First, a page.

A. Formal exceptions to rulings or orders of the court shall be unnecessary; but for all purposes for which an exception has heretofore been necessary, it shall be sufficient that a party, at the time the ruling or order of the court is made or sought, makes known to the court the action which he desires the court to take or his objections to the action of the court and his grounds therefor; and, if a party has no opportunity to object to a ruling or order at the time it is made, the absence of an objection shall not thereafter prejudice him on motion for a new trial or on appeal. No party, after having made an objection or motion known to the court, shall be required to make such objection or motion again in order to preserve his right to appeal, challenge, or move for reconsideration of, a ruling, order, or action of the court. No party shall be deemed to have agreed to, or acquiesced in, any written order of a trial court so as to forfeit his right to contest such order on appeal except by express written agreement in his endorsement of the order. Arguments made at trial via written pleading, memorandum, recital of objections in a final order, oral argument reduced to transcript, or agreed written statements of facts shall, unless expressly withdrawn or waived, be deemed preserved therein for assertion on appeal.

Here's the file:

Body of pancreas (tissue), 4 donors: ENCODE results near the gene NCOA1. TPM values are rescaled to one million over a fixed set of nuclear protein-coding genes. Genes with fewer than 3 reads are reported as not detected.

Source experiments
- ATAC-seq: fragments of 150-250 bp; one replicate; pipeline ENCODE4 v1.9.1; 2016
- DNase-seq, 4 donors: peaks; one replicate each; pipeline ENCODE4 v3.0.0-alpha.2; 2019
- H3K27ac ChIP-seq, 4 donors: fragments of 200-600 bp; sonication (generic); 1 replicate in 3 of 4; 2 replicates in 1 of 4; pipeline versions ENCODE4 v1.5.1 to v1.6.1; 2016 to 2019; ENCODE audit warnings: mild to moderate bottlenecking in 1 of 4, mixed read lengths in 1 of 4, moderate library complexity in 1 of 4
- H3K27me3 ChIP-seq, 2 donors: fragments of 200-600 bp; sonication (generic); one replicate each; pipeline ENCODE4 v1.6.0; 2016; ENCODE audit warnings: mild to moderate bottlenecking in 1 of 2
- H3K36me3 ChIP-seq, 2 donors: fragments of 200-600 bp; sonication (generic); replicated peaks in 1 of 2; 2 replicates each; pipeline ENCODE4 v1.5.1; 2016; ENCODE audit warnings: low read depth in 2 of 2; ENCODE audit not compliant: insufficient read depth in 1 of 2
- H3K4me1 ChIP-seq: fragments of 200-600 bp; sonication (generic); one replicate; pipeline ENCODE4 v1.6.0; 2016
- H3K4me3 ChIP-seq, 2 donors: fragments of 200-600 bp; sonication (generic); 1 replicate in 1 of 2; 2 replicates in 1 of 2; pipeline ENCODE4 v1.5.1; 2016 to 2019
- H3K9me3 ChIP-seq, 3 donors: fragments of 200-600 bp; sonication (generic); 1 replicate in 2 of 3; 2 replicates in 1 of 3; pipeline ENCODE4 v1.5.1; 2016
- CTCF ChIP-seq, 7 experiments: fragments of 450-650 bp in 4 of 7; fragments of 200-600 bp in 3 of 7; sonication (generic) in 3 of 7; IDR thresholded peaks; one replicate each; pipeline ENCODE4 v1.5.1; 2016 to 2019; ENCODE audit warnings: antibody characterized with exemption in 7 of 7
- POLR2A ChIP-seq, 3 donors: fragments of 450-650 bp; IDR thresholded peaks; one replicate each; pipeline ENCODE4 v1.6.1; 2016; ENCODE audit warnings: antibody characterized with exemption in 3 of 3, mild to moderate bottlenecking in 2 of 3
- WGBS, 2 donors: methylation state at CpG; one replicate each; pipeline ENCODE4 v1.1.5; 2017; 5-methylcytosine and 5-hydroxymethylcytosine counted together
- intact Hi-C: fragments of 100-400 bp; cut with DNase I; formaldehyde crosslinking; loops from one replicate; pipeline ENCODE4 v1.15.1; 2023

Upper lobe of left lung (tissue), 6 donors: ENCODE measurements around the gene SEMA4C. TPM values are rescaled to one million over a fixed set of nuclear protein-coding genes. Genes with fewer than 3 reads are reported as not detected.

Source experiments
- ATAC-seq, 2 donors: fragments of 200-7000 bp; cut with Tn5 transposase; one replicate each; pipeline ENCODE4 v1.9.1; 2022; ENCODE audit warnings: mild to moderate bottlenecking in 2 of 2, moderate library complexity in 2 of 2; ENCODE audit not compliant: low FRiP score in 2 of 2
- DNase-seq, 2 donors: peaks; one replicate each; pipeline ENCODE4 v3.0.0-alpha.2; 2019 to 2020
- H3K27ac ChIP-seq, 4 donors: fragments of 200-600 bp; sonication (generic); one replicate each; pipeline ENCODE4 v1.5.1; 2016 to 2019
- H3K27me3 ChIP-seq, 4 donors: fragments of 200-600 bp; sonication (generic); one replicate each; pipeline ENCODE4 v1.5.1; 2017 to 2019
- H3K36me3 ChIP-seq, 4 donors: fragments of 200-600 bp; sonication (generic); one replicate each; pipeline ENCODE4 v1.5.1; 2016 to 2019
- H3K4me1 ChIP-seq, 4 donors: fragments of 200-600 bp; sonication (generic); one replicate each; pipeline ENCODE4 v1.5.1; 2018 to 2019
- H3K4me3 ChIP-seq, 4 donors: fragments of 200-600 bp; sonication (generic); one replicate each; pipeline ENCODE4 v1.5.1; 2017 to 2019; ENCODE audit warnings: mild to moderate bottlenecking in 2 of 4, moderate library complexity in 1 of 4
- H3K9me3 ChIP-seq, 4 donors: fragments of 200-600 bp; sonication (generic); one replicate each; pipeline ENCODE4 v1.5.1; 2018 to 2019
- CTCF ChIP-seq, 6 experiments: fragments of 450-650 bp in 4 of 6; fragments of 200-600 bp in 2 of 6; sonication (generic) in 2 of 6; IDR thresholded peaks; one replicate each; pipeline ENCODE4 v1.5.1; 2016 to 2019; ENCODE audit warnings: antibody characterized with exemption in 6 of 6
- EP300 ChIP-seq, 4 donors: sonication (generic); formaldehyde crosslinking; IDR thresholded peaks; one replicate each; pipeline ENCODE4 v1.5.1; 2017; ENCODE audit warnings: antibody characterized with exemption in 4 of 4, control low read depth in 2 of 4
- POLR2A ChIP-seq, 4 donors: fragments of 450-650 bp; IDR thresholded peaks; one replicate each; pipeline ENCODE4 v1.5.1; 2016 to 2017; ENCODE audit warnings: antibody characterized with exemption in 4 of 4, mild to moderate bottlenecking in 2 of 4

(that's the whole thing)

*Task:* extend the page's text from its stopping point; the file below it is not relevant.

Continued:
B. The failure to make a motion for a new trial in any case in which an appeal, writ of error, or supersedeas lies to or from a higher court shall not be deemed a waiver of any objection made during the trial if such objection be properly made a part of the record.
Code 1950, §§ 8-225, 8-225.1; 1970, c. 558; 1977, c. 617; 1992, c. 564.